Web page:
My dear friend Rappard,
About a week ago I sent you a small roll of woodcuts with a letter enclosed. Did you receive them?
Since then I’ve taken The Graphic apart.
There’s one overriding reason that made it desirable to do so.
Going through 21 volumes is a chore that takes too much time. They naturally contain a great deal to which I’m completely indifferent and which is thus dead weight.
Another point is that I think it desirable to have the work of, say, Small or Herkomer, of Green or Frank Holl, together instead of dispersed between things that absolutely do not go with them. Now it’s possible to view the whole in a few hours, if one takes out only the best and most distinctive sheets. And one doesn’t have to spend a long time searching for a particular sheet that one needs.
So I did it. And I’ve already sorted what I took out — but haven’t yet mounted them.  1v:2 The bindings of the 21 volumes can now serve as portfolios, and I’ll complete the collection of The Graphic woodcuts with all the others I have.
It’s a lot of work but still a cheerful task — for I count myself lucky to have something so pleasing in the studio for good.
Naturally, there are quite a few duplicates available.
I have another job on my hands, namely, that I’ve started a sort of battle with my landlord1 to obtain various privileges. Namely changes to the studio. So that I get better light and a big, sturdy cupboard for drawings, portfolios, prints and books.
This battle is all the more difficult because I don’t pay the full rent but already have the house relatively cheaply. And so, of course, it wasn’t easy to get anything done. Nonetheless, I’ve just come to an agreement with him whereby I’ve got at least some of the privileges.  1v:3 He’s having some trouble letting his houses, and what I asked for was wood that he didn’t need soon anyway.
Well, it’s a step forwards, because the studio will be much better. Anyway, I’m glad I tackled him. I got the idea of starting the battle with him while reading Fritz Reuter’s ‘Uit mijn gevangenis’. You may well know the book, which describes delightfully how Fritz R. and others serving fortress sentences got the ‘field officer’ to do things for them.2 Speaking of Fritz Reuter, don’t you think his character Bräsig in Gedroogde kruiden is superb? — and his Hawermann.3 I think it’s as fine as Knaus and Vautier.
Lately I’ve been working on large figures (busts, or rather to the knees) with which I intend to decorate the wall beside the stairs. 6 pieces on cardboard in black and white.4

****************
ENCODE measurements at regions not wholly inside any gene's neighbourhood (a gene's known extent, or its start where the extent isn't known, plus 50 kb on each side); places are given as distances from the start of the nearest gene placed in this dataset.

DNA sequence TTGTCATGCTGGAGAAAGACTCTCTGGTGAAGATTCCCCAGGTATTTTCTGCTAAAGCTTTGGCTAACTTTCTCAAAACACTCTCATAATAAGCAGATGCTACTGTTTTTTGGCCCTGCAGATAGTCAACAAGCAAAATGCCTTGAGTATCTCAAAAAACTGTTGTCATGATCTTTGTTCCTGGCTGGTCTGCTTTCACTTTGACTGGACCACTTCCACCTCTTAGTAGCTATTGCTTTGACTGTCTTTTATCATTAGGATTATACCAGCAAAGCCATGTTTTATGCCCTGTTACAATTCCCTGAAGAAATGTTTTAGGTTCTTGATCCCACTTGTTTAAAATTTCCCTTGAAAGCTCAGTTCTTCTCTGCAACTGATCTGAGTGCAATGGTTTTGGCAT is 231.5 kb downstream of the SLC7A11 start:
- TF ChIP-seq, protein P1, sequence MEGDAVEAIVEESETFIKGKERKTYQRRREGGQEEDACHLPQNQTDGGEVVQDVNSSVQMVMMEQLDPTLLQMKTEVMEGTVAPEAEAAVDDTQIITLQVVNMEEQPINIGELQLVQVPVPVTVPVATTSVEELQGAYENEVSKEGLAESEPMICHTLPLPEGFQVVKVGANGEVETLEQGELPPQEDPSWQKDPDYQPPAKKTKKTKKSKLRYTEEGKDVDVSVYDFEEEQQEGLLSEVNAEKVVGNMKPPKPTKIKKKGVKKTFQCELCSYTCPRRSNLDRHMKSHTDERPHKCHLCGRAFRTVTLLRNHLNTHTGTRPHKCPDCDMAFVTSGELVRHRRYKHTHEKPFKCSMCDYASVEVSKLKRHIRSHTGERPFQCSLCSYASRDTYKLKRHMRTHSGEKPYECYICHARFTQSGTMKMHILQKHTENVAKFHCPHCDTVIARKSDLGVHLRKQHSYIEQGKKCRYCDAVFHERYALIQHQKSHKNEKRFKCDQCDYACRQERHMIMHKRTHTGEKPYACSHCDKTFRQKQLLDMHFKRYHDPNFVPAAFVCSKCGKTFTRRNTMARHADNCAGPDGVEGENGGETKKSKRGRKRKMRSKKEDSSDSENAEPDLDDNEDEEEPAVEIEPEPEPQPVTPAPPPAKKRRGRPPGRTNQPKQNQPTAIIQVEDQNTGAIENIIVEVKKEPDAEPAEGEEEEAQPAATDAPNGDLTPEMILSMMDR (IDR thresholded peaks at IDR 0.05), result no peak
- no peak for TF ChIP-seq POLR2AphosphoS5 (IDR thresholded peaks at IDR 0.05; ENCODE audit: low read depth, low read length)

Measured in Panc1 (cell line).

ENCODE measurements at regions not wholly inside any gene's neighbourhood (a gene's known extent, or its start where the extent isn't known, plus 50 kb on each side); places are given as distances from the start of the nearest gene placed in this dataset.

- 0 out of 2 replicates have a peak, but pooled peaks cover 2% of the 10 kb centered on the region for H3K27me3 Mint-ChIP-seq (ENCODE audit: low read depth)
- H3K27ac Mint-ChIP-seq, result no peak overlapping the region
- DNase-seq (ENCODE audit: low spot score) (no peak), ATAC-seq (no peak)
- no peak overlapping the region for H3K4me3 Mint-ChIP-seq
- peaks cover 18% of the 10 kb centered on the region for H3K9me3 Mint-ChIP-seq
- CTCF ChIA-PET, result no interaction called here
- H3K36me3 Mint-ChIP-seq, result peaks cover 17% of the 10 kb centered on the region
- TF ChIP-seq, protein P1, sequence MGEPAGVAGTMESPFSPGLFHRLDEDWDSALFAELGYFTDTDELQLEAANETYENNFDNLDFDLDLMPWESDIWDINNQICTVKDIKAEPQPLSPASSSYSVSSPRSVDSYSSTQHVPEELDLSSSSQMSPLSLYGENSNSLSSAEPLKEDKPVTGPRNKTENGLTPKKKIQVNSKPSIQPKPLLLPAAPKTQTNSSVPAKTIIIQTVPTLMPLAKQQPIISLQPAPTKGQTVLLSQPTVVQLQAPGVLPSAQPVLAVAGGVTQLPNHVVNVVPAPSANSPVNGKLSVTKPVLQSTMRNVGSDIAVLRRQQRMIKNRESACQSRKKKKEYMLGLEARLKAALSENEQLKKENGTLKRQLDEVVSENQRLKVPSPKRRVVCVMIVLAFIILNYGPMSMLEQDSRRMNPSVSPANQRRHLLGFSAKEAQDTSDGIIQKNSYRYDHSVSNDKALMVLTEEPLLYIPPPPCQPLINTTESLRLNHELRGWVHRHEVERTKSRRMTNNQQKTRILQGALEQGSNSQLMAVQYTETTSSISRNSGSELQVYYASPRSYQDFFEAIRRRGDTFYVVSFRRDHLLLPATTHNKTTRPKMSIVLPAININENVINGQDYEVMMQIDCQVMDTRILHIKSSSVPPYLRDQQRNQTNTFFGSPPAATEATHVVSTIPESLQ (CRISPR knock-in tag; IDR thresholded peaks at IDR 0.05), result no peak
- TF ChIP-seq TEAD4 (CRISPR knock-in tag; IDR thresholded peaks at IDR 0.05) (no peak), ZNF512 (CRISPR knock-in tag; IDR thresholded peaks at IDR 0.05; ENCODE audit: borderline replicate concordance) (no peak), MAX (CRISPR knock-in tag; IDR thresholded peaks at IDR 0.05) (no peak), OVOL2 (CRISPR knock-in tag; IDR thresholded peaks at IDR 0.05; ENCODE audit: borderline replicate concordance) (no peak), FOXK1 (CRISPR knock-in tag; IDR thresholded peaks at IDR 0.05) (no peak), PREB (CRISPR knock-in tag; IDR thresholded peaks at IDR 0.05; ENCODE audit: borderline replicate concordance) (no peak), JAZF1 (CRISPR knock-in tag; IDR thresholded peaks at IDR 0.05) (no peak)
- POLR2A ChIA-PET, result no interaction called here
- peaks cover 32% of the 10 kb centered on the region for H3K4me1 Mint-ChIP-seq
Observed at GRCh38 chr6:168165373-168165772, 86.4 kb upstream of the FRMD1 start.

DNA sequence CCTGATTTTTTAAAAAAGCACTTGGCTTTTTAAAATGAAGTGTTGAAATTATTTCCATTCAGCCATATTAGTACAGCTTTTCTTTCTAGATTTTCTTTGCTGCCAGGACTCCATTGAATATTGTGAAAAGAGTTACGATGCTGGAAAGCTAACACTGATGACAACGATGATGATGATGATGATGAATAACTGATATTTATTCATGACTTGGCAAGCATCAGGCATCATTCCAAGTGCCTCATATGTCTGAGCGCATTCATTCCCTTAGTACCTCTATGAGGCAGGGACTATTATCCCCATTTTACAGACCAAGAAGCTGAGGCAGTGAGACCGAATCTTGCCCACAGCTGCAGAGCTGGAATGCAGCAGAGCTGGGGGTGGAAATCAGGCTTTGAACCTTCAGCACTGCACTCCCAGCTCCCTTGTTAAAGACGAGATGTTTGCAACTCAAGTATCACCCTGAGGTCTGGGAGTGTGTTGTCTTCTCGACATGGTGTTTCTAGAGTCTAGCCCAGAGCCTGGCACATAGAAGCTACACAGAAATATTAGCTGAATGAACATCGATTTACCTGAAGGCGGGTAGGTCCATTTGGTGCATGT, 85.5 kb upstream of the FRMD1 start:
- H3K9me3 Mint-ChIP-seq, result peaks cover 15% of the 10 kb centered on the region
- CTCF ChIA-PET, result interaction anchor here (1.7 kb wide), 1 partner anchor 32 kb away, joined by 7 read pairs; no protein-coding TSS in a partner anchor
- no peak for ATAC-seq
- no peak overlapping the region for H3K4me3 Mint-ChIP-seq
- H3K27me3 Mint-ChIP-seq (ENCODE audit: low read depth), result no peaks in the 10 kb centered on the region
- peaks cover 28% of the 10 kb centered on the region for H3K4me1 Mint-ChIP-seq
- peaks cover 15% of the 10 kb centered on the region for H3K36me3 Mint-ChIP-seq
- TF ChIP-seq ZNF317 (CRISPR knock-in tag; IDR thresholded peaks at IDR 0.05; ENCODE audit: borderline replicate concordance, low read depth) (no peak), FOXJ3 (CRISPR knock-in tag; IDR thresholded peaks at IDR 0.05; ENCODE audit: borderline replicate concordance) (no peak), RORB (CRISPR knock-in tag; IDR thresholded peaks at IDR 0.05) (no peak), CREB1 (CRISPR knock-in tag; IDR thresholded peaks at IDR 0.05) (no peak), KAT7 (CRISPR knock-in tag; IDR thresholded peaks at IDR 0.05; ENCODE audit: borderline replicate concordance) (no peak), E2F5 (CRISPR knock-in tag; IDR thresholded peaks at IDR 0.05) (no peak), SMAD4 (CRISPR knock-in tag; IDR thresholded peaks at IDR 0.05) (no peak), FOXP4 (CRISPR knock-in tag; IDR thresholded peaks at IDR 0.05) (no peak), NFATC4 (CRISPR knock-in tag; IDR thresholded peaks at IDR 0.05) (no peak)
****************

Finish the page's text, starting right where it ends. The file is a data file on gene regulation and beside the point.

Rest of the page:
If you come sometime, it will be easier to look through the woodcuts. You’ll be interested, for example, in the Boyd Houghtons, Mormons,5 Indians,6 a few London sketches7 and several prints of Paris during the Commune,8 a total of 30 perhaps. And a few large compositions, Emigrants9 and Mormon worship.10
I now have 7 large prints by Du Maurier — first of all Souvenir of Dieppe,11 the finest of them all — you know that one already — the others are Musical rehearsal12Rival grandpas13 and Before dinner14 — from The Graphic portfolio — Battledore and shuttlecock,15 Sketch in the monkeyhouse16 and Cricket match.17  1r:4
There is, though, a large ladies’ boarding school that I do not have, probably among the very first nos. of The Graphic.18
I’ve never seen any other large compositions by him, however. That series is by Du Maurier and Miss Edw. Edwards (MEE),19 and the latter has some prints in it that are almost as fine as the ones by Du Maurier himself.
Do you know JD Linton (monogram JDL)? A band of women (during the Commune) by him is superb.20 Jewish synagogue,21 Tower22 &c. are also most striking. But you’ll greatly enjoy the C. Greens — large prints, among them a hospital, benches full of patients, which is excellent.23
I’m just writing because in the roll I sent there was a letter (in which I thanked you for what you sent &c.), which isn’t actually allowed, and this could be the reason why it wasn’t delivered.
Are you making progress with your recovery? And are you already back at work? Adieu, write soon.
I received your roll but no letter.

Ever yours,


Br. 1990: 319 | CL: R27
From: Vincent van Gogh
To: Anthon van Rappard
Date: The Hague, on or about Tuesday, 20 February 1883

a. Means: ‘doorslaggevende’ (overriding).
2. For Fritz Reuter, Ut mine Festungstid, see letter 306, n. 6. The passages about the privileges in the prison are in the Dutch translation Herinneringen uit mijne gevangenissen, chapters 7-11. The main character plays the prison authorities off against each other and bribes them with tobacco and other things.